You can imagine that creating something like this in SwiftUI is very fast… And it is, however with Judo’s SwiftUI code generation, it’s not only fast, it’s already done for you.
In Judo you can transform the tiring experience of checking each one of the label font size, name, italics, masks, colors, and padding of everything in the row into a one-click experience.
Check below how can you have the full SwiftUI code in one click with Judo, go to the top right corner and click on the Swift-shaped button:
As you can see, the full SwiftUI code for that custom row is already done for you.
That is what I call a time saver for developers.
One More Thing… Solving Translations Problems
I was about to finish this article but one more feature caught my attention, this feature is really useful for designers. You can add your translations directly into your design files and check how the UI will behave with them. Imagine that our app should be fully translated into German.
If you already worked with any app translation, you know that some languages are harder to fit into the label spaces than others. German is one of the hardest in my experience. But with Judo, the designer can check directly from the tool what the translation would look like.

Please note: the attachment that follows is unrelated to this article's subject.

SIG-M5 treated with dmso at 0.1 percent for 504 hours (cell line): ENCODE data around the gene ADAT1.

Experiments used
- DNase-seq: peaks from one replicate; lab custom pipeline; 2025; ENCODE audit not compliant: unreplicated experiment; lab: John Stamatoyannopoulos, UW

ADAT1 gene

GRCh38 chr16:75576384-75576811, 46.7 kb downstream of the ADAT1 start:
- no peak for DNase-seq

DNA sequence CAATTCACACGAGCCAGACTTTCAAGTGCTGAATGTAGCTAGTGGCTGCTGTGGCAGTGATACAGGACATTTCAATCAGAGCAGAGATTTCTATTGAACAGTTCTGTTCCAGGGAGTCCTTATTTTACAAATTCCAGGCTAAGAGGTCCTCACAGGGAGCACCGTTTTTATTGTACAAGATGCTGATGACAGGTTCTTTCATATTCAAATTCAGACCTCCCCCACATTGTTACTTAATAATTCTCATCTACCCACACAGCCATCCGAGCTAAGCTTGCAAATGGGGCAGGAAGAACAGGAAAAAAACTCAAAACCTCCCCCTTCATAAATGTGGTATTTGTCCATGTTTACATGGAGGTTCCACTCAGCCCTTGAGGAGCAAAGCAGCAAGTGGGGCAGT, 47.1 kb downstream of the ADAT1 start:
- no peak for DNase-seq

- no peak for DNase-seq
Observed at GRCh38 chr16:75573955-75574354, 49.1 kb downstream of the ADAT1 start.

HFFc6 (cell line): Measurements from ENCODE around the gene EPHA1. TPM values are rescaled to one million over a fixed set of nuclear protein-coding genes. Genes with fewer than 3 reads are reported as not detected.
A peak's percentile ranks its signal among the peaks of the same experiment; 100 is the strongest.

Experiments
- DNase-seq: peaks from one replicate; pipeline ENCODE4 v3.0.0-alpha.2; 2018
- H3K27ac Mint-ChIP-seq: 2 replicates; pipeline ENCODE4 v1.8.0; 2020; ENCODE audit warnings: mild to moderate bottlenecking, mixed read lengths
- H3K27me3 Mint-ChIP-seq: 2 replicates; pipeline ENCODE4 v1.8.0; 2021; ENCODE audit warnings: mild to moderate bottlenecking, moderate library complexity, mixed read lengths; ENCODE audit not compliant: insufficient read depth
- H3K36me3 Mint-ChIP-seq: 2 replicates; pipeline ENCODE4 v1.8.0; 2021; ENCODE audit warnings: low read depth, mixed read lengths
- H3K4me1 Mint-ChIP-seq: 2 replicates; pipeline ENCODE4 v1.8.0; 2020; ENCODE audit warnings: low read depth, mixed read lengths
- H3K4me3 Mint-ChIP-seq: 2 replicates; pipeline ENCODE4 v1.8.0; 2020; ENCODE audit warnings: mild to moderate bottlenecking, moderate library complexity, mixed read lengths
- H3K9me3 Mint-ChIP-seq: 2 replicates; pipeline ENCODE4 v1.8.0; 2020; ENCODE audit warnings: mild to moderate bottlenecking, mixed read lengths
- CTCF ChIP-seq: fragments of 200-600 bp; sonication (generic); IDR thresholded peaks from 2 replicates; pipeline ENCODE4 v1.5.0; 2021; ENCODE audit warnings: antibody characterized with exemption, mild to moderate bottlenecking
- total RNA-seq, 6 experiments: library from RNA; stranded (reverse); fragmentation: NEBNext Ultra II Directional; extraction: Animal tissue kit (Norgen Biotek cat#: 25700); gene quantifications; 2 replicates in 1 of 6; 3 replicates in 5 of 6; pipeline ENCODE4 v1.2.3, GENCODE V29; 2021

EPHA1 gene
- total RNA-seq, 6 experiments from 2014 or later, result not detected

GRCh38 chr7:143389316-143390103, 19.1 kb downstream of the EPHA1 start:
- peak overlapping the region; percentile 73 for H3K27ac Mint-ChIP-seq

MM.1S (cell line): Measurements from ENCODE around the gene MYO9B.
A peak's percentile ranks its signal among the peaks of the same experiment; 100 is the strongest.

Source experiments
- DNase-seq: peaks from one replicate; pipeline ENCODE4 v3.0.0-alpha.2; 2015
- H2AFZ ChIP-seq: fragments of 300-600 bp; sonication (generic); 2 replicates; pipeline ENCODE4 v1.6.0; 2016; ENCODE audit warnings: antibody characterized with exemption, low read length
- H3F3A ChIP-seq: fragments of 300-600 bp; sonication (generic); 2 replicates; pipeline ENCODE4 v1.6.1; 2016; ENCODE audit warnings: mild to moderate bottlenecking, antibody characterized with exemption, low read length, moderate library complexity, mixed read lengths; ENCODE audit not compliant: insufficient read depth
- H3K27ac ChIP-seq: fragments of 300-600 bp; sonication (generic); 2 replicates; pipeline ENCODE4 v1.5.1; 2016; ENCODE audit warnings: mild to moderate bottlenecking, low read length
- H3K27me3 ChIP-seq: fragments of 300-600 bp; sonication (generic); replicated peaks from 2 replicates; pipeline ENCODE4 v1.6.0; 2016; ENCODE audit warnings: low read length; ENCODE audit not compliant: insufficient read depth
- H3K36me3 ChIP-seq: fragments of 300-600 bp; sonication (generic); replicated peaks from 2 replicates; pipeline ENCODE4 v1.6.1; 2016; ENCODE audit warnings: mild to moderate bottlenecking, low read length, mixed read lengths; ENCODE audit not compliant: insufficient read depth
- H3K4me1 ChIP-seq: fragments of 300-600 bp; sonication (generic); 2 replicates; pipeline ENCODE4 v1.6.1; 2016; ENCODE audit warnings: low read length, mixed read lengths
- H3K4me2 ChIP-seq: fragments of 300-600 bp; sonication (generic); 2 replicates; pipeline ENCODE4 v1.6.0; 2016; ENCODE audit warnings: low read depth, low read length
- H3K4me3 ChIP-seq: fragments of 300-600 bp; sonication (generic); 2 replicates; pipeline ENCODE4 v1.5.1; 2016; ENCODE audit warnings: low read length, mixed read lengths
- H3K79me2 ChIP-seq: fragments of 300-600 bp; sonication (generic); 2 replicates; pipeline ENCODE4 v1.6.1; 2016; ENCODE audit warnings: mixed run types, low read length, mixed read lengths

To do that, select the title label, in our case the “First User Name Screen Title” and press the little “A” icon at the bottom:
Then click the “Manage Translations…” option. Now you will see all the Texts that we have in our Component. Click the Globe icon and select German.
Now a German tab will appear like the image below:
We now have two options. If you already have your translations and localizations you can just double tap in the German column and add your translations.
Or you can let Judo do the translation work for you by clicking the cloud symbol next to the globe: